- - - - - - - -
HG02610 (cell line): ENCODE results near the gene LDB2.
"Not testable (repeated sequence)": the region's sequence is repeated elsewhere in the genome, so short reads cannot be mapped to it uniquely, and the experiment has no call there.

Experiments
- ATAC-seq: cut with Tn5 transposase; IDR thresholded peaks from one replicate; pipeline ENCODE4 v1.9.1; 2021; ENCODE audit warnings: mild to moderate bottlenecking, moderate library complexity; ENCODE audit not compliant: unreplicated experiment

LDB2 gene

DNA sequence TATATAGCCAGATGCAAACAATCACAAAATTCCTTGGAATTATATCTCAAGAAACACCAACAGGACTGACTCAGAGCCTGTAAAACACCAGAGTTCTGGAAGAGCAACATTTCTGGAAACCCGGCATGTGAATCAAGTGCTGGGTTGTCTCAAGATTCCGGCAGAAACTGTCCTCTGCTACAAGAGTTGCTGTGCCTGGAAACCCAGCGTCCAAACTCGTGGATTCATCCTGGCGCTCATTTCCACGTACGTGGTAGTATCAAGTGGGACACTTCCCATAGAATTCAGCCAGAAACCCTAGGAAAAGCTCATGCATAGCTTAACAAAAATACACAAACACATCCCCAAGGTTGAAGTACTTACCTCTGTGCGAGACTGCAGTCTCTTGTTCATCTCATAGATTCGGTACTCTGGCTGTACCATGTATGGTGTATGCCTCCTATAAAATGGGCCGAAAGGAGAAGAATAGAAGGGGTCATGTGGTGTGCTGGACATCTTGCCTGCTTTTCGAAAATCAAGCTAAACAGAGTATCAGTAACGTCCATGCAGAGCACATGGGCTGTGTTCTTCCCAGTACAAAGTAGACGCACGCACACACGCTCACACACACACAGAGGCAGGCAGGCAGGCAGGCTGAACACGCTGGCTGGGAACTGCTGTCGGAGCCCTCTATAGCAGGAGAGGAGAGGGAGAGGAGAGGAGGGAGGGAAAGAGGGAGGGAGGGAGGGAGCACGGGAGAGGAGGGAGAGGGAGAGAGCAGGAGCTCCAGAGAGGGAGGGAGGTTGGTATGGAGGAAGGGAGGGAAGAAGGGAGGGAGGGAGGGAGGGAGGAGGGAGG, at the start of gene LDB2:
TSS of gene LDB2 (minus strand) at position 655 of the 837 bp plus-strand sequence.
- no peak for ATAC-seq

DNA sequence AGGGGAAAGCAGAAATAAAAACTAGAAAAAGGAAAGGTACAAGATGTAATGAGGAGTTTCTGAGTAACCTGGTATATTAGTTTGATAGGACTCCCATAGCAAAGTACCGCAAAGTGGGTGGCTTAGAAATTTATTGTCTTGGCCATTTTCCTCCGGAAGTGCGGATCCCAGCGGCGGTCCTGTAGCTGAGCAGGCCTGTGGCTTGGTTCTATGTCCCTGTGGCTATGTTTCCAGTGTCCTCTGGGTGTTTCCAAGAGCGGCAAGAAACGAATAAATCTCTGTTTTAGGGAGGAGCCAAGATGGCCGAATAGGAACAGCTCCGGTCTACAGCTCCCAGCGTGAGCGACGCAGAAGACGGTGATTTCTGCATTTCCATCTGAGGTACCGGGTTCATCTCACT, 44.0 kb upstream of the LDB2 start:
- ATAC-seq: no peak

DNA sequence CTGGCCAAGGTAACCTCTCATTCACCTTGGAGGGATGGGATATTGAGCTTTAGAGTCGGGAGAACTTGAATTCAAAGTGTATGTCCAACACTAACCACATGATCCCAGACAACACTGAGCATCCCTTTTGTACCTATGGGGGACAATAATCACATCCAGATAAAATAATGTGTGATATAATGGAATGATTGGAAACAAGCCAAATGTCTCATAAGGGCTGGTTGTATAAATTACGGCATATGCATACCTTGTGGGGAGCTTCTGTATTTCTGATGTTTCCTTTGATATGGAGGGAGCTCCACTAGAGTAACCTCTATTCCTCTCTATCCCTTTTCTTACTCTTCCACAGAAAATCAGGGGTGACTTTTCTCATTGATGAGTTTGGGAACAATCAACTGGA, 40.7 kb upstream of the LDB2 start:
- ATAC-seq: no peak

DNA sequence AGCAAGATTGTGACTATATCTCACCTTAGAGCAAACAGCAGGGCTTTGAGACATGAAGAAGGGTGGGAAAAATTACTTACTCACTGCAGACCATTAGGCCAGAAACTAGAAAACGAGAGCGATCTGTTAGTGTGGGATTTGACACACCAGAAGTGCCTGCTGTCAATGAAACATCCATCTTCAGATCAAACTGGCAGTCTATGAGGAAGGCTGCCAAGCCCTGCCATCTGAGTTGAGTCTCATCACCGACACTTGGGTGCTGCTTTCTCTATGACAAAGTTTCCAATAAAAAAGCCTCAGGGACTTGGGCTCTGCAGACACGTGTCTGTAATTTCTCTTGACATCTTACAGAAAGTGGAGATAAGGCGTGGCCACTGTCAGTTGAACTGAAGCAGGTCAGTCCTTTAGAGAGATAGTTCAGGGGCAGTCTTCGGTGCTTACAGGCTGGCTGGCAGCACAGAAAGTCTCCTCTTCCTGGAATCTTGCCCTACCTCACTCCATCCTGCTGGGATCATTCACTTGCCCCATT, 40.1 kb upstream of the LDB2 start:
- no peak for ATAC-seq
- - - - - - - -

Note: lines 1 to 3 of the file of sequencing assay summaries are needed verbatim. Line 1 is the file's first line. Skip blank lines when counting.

HG02610 (cell line): ENCODE results near the gene LDB2.
"Not testable (repeated sequence)": the region's sequence is repeated elsewhere in the genome, so short reads cannot be mapped to it uniquely, and the experiment has no call there.

Experiments